Captain Tanja Harter, Executive Board Director for Technical Affairs, European Cockpit Association
Tanja currently holds the position of Executive Board Director for Technical Affairs at the European Cockpit Association. In that function she is also a member of the EASA Stakeholders Advisory Body (SAB), the EASA Flight Standards Technical Committee (FSTEC), as well as the Aircrew Training Policy Group (ATPG).
Within ECA she has now taken the leading role in the development of ECAs Future Airline Pilot Profession project.
As Chair of the International Federation of Air Line Pilots’ Associations (IFALPA) Human Performance Committee, Capt. Harter is responsible for all training & licensing, human factor and medical issues within IFALPA. In the area of training, she has taken a leading role in the IFALPA MPL workshop as well as the development of the ECA Training Compass.
Following her studies in electronic engineering at the University of Technology in Munich she received her pilot training at the Lufthansa Pilots School in Bremen, Germany & Phoenix, AZ.
Capt. Harter flew the B737 and B747 as FO & SFO. She currently flies the A320 family for Lufthansa as a Captain.
She is an active CRM Instructor as well as an accredited Business & Management Coach.
She was and is actively involved in numerous international working groups and initiatives on behalf of ECA and IFALPA as the IWG (ICAO Doc 9625) Development of EBT, the Development of the Co-Branded (IATA/ICAO/IFALPA) MPL Implementation Guide, ED 2, the EASA MPL Advisory Board and is the IFALPA Representative to the ICAO NGAP.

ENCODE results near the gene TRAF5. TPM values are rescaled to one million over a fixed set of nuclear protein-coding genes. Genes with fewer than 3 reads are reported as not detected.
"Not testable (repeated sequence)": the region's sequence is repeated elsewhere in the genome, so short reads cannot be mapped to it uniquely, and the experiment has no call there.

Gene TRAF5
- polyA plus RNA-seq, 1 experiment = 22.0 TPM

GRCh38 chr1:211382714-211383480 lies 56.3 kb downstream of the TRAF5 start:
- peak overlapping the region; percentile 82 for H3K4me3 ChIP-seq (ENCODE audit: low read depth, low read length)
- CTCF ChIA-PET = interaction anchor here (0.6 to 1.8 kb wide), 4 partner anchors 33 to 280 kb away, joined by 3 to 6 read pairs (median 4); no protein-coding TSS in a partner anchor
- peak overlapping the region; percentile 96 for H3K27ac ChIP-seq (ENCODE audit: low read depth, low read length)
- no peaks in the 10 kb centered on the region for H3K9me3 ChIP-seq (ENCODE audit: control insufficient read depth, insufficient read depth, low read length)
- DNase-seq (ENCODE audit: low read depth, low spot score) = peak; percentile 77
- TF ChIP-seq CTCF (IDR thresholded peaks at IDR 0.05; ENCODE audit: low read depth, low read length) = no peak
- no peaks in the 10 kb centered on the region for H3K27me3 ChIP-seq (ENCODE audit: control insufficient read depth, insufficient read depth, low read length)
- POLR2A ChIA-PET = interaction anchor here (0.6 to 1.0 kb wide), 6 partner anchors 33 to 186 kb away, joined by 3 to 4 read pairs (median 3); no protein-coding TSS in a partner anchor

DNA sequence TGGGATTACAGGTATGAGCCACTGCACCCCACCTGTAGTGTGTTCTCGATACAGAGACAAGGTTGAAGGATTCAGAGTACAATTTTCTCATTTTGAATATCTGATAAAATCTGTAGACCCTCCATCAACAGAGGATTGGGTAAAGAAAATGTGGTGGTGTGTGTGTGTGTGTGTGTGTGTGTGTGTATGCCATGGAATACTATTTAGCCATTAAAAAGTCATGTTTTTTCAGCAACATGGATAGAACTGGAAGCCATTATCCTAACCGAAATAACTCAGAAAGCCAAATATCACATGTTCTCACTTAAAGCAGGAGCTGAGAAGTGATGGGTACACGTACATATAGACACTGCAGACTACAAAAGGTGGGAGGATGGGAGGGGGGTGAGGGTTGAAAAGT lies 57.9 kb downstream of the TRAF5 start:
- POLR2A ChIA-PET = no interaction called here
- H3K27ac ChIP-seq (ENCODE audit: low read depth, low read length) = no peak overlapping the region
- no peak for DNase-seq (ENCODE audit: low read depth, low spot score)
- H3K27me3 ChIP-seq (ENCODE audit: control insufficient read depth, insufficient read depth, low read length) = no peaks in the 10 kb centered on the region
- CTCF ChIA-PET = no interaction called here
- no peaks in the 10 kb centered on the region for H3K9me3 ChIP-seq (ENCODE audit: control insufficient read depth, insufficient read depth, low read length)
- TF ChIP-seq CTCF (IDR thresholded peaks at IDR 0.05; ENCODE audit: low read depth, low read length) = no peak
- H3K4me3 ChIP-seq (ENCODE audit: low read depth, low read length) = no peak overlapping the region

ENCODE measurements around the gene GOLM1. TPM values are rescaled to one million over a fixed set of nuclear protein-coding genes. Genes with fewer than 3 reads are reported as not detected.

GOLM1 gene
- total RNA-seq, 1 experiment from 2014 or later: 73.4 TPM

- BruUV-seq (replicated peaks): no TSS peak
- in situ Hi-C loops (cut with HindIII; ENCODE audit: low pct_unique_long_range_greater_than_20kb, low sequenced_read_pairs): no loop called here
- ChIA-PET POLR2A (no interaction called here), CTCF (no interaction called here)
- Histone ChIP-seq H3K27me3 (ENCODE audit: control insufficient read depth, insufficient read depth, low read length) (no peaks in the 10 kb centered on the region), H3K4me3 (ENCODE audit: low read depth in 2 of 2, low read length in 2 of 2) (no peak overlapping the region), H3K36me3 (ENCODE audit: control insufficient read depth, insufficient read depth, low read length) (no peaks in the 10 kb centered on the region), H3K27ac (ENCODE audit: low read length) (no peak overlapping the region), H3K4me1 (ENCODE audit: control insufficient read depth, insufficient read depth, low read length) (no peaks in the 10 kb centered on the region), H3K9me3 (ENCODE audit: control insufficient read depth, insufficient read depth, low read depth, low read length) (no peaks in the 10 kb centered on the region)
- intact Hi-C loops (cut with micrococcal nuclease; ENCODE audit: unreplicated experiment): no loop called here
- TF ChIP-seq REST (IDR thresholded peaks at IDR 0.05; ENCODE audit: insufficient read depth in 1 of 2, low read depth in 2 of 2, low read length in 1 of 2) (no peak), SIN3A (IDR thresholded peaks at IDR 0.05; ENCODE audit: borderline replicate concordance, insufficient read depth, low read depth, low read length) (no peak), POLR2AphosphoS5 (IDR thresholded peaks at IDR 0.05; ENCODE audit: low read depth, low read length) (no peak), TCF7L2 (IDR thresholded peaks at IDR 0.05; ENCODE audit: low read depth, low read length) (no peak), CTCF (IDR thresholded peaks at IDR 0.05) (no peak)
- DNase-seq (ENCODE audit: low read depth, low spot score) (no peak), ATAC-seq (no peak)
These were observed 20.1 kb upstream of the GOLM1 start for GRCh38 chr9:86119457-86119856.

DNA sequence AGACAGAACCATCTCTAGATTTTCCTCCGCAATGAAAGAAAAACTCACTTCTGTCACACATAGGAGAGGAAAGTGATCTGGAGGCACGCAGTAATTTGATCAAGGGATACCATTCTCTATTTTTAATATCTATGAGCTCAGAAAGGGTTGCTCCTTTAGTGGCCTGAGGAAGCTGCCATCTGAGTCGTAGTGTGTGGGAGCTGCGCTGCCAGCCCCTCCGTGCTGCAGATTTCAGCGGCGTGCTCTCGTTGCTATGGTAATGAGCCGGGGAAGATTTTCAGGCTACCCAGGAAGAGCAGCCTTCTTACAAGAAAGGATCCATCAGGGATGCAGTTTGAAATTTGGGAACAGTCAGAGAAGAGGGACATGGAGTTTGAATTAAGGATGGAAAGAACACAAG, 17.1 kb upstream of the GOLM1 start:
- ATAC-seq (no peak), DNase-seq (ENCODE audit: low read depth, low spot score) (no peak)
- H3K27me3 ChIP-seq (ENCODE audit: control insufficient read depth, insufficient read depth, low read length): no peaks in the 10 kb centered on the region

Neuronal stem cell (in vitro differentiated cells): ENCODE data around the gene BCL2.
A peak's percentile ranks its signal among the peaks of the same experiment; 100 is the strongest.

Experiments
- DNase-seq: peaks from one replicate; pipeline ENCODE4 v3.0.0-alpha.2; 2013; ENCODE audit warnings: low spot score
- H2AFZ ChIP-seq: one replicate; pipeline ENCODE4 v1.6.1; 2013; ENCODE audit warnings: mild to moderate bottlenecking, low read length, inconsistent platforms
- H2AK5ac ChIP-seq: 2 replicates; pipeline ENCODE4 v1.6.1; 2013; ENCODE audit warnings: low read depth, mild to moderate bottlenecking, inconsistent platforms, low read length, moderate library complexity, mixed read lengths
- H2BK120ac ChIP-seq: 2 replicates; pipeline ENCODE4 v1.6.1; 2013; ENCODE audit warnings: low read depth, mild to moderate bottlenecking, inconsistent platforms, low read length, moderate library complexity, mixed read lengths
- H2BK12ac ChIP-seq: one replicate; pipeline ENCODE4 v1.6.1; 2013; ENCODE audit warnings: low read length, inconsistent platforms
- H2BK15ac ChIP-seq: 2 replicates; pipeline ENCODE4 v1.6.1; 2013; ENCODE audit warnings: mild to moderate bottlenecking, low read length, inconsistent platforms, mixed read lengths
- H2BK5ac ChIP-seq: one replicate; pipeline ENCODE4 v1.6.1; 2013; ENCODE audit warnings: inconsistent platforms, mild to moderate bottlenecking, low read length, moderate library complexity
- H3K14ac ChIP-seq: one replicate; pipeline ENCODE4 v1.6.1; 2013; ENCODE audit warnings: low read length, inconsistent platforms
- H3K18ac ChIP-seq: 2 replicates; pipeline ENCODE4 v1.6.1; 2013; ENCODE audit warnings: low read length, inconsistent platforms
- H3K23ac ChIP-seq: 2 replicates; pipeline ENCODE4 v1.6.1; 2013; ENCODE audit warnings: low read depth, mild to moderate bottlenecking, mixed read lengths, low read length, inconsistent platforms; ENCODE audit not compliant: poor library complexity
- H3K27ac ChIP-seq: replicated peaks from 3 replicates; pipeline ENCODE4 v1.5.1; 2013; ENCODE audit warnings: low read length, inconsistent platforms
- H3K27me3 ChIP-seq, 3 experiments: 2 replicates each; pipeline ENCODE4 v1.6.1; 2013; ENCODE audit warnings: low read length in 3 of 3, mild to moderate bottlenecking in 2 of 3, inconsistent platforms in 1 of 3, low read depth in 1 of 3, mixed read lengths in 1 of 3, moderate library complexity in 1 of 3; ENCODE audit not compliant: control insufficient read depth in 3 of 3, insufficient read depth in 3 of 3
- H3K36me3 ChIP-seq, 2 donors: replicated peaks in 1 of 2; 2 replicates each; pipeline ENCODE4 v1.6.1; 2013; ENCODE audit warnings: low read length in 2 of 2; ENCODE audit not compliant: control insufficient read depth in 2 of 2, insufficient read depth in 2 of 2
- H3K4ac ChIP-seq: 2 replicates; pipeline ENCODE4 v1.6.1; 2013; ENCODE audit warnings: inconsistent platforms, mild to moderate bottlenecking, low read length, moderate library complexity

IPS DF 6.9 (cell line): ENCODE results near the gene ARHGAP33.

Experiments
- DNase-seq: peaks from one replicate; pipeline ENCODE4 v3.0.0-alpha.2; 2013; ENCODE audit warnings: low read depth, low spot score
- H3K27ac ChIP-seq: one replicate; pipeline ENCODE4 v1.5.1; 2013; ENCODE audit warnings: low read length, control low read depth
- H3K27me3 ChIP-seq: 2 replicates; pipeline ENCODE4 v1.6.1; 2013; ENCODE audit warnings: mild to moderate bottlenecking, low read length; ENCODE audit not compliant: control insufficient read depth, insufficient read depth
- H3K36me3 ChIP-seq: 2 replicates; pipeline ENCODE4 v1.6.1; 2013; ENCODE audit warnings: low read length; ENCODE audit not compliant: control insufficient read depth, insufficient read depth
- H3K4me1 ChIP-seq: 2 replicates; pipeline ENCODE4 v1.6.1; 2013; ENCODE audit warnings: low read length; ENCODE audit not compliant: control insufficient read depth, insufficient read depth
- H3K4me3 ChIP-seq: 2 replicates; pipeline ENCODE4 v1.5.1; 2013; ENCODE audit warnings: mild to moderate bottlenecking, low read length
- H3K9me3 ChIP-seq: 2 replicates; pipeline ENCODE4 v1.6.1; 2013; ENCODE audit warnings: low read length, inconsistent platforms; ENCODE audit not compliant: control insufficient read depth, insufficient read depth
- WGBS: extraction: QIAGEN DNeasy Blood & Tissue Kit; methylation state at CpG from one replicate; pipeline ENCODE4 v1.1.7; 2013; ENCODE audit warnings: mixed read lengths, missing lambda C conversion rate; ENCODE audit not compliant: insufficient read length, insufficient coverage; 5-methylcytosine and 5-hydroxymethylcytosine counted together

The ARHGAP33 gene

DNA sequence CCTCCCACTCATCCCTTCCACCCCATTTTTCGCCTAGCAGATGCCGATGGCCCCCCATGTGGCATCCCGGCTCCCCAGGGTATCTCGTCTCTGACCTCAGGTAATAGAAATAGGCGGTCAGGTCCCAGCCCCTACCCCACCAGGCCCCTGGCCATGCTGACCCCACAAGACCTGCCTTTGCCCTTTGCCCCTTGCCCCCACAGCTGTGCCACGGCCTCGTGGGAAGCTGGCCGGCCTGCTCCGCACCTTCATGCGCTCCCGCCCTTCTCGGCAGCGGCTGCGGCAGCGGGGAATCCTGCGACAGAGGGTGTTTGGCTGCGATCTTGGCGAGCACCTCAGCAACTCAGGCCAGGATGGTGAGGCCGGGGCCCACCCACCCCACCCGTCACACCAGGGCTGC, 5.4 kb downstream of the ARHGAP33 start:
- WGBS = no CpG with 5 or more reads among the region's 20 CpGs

Future Airline Pilot Training
Pilot training traditionally concentrates on training for a license, while the goal of pilot training should be to train the pilots for the profession.
The Core Competencies that were established and defined by ICAO are intended to address all pilot licenses. They do not however address the pilot profession as such. What becomes more and more clear is that for a successful airline pilot career – an additional set of competencies is required.
With this background in mind, the professional pilots and training experts formulated their vision of the future training for the pilot profession and the challenges they see arising or can already be experienced today.
When developing such vision – it is necessary for all parties involved to think ‘out of the box’ and to use the experience from many times completely different domains, such as high-endurance sports or athletics. Future pilot training must be tailored to the individuals and to the profession while relying on dedicated learning environments and investing in high level instructors. Only such integrated concept will guarantee a change in the paradigm.
The primary goal of any excellent training is to attract and select those students that bring with them the proper skills, knowledge, personality and dedication.
New and old tools often used successfully in other areas need to be introduced and be trained to proficiency.
The tool box offered, as explained in our vision – would address the full scope from the initial basic skills training to the competencies required to successfully operate in an airline environment.